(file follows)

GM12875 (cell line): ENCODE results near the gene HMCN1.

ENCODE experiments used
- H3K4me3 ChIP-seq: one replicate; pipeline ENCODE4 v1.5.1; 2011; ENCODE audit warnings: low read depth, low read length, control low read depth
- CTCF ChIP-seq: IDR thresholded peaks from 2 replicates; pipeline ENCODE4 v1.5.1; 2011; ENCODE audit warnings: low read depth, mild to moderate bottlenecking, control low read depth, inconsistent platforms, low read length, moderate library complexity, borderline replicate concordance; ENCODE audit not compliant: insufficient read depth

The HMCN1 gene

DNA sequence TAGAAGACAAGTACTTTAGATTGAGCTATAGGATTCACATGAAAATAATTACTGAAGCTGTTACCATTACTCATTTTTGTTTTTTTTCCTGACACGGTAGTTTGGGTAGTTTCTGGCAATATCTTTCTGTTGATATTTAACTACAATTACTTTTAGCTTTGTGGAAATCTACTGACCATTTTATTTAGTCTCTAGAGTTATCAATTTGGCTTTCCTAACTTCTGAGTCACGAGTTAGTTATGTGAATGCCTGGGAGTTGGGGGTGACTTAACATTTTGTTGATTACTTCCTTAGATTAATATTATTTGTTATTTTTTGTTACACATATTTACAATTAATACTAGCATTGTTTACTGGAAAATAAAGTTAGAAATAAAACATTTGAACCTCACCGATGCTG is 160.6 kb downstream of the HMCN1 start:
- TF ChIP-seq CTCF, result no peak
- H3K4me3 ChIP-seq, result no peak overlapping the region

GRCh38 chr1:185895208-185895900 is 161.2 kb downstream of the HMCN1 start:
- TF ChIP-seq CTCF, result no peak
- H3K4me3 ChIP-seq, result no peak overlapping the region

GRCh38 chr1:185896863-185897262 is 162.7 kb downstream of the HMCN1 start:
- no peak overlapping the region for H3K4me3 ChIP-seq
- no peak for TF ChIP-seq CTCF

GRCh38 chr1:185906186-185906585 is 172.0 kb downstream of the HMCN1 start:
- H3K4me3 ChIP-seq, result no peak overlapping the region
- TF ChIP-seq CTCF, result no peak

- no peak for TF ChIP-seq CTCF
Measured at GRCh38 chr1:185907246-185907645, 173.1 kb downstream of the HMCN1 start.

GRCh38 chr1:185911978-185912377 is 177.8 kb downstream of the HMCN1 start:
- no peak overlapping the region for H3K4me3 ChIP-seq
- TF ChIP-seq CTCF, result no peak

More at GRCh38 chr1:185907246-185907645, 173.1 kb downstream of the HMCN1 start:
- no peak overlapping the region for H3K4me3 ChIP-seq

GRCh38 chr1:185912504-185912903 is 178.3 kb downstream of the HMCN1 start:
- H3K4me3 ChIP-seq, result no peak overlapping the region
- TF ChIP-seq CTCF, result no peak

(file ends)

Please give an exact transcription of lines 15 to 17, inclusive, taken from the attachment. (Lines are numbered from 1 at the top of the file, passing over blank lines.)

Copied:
GRCh38 chr1:185906186-185906585 is 172.0 kb downstream of the HMCN1 start:
- H3K4me3 ChIP-seq, result no peak overlapping the region
- TF ChIP-seq CTCF, result no peak